Brian Eno is MORE DARK THAN SHARK
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"Craft is what enables you to be successful
when you're not inspired." - Brian Eno

Mojo MARCH 2016 - by Tony Visconti

"WE ALL THOUGHT HE HAD MORE TIME"

On January 8, promised a new dawn for David Bowie. Thirty-six hours later it had become his monument. In the raw aftermath of his friend's passing, exclusively for Mojo, lifelong lieutenant Tony Visconti recalled a year of inspirational creativity.

I knew about David's cancer for over a year. In January 2015, he called me for a little meeting in his office and it sounded ominous, like I was going to get the sack. He said, "We're just gonna have a little chinwag." So I met him in his office and I noticed that his eyebrows were missing. I thought, Uh oh.

David said, "I have something to show you," and he pulled his woolly hat off and he was completely bald. And he said, "I have cancer..." - and my life has not been the same since that moment.

I choked up in front of him, and he told me not to cry. And I said, "That's impossible..." I was wiping away the tears, but then we spoke very positively about the album we had planned because we were going to start recording it the following day. We were already keeping the album secret but this added an extra burden. It's been hard to live with.

Everyone in the band was wonderful about it, amazed that he wanted to work. But there seemed to be nothing wrong with his energy. He still had that sparkle in his eyes, and when he got in front of the microphone he was belting like he was on-stage at Wembley Arena. I was seeing that energy way into June this year, when we were still doing odd little bits and bobs for the album, and I thought he was going to pull through, and he did actually go into remission. Then in November it came back.

When I read the lyrics to Lazarus and a few other songs, I knew what he was doing. I think it was clear in his mind that this could be his last album. He was putting all those messages in there. Like that first verse of Lazarus - "Look up here, I'm in heaven". I heard that and I smiled. "I know what you're saying David," and he laughed.

Knowing what we knew, we all felt so responsible for making the best album possible. We left no stone unturned. We made it as perfect as we could. David was growing weak as the year went on, but when he was present he was ebullient, couldn't stop smiling, couldn't be happier.

The Beatles changed the game by giving teenagers an identity. It was cool to have your own music and dress the way you wanted. I think David did the same thing for outsider culture. He opened the world for people who hid in the shadows who thought they were different, too different to fit into society. Look at the way society is now. It's much more open and in a large way I think that's down to David's philosophy, his lyrics, his own lifestyle, his own example of how to be different and how to be courageous about being different.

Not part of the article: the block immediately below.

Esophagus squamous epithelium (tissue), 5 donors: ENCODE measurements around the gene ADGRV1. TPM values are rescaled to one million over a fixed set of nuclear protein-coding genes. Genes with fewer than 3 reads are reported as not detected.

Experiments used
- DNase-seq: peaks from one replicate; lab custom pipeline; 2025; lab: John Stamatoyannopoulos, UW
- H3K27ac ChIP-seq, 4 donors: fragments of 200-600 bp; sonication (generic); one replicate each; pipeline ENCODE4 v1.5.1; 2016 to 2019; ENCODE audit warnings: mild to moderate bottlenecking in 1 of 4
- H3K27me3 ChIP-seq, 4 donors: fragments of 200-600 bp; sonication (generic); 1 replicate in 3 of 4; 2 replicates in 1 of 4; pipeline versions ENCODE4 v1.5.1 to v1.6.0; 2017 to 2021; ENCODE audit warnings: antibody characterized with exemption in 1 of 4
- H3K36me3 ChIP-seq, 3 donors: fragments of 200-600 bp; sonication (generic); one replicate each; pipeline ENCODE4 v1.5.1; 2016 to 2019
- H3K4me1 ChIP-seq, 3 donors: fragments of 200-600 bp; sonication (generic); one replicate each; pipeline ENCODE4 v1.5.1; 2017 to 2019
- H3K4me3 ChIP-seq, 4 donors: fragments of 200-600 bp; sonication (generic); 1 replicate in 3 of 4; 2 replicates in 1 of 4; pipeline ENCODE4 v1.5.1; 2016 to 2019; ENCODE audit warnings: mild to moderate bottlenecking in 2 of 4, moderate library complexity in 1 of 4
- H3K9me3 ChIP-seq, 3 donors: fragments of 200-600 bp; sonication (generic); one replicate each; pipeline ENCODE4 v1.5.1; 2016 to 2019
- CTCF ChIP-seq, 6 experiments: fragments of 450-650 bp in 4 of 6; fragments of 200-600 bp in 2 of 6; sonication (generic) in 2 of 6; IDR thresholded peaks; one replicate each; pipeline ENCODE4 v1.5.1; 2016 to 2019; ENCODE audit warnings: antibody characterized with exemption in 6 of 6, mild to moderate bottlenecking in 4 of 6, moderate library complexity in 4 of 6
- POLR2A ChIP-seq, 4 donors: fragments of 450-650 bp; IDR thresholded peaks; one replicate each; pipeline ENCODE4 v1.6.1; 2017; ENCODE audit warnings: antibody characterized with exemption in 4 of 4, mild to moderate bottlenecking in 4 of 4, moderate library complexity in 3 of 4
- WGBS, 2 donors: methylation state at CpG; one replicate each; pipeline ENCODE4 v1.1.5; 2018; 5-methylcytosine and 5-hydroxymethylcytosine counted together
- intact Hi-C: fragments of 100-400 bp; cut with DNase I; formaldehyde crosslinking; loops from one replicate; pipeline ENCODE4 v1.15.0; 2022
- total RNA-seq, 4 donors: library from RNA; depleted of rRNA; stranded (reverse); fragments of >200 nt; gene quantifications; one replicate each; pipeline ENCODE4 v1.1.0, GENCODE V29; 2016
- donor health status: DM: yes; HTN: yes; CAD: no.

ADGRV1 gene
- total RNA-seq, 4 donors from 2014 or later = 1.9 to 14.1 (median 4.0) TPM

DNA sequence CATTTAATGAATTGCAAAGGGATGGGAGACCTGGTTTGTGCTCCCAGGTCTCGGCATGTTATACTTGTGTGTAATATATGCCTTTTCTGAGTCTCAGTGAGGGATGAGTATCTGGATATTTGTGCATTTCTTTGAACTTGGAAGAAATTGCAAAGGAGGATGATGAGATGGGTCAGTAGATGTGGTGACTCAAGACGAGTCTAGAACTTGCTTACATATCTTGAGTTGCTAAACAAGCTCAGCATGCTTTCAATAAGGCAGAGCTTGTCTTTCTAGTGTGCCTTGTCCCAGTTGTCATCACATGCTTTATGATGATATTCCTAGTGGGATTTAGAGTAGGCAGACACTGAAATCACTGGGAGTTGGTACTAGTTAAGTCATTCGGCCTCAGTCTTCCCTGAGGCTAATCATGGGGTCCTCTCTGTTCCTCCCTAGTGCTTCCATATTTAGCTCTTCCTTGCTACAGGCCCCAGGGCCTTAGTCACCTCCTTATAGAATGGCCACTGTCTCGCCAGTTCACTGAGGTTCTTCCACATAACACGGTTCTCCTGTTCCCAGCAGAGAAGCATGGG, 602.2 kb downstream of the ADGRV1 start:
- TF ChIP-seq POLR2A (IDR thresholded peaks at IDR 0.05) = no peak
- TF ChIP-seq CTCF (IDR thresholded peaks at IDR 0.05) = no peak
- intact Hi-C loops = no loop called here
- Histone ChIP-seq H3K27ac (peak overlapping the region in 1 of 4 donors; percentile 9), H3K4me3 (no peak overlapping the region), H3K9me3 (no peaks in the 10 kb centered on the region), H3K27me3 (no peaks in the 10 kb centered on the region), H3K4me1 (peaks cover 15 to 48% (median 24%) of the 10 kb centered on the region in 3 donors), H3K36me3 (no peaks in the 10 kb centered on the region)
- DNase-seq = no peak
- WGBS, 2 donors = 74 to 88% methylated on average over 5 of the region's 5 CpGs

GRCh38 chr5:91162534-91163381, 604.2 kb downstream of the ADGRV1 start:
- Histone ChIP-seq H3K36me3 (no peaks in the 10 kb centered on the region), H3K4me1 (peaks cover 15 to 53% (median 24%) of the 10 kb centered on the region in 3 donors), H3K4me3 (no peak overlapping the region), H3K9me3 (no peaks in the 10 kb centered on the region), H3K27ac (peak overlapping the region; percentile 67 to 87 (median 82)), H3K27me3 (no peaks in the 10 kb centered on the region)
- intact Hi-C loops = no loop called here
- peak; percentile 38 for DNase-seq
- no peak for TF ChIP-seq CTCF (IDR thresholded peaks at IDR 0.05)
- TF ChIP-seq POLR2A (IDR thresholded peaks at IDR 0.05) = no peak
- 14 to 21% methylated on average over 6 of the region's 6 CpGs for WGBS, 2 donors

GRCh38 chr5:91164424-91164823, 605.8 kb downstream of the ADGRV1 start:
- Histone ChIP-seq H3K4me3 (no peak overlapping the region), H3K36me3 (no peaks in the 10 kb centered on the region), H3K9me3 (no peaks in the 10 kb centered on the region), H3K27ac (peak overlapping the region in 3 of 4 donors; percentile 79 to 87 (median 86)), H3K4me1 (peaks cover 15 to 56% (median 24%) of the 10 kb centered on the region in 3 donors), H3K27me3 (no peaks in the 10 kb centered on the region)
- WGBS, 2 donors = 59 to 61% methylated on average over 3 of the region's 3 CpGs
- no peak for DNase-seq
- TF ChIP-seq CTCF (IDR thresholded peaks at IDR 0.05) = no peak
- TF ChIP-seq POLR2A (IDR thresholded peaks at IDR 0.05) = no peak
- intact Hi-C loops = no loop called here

And he was a unique musician. He was an extremely strong melody writer. He would also use odd changes of time signature. Like the three beats that run up to the chorus of All The Young Dudes - that's so him. I think it all came from his broad musical education. He wasn't just a rock'n'roller. He loved Little Richard but he also loved Gerry Mulligan. He had a way of balancing something old and something new. But his something new was always great. And lyrically he's just one of the great rock poets.

But he always worked at it, and he was always challenging himself. When we discussed using Donny McCaslin's band for he said, "Tony, you have to study them. They're way above us!" So we both had to educate ourselves to get up to the level of Donny. Perhaps that's why David sang every single take that the band did live. Because he was learning it. Refining his vocal along with the music. David and Donny's band were hand in glove. They were The Spiders From Jazz.

Last time I spoke to him was about nine days ago. FaceTime on his Mac. He doesn't like phone calls. He likes to turn the camera on and look you in the eye. Quite disarming - you open your iPad and there's David Bowie staring at you. He was still upbeat. He said he was very weak but he was going for new therapy and he was writing new songs and was actually speaking about recording the next album. I think he thought - we all did - that he had more time.


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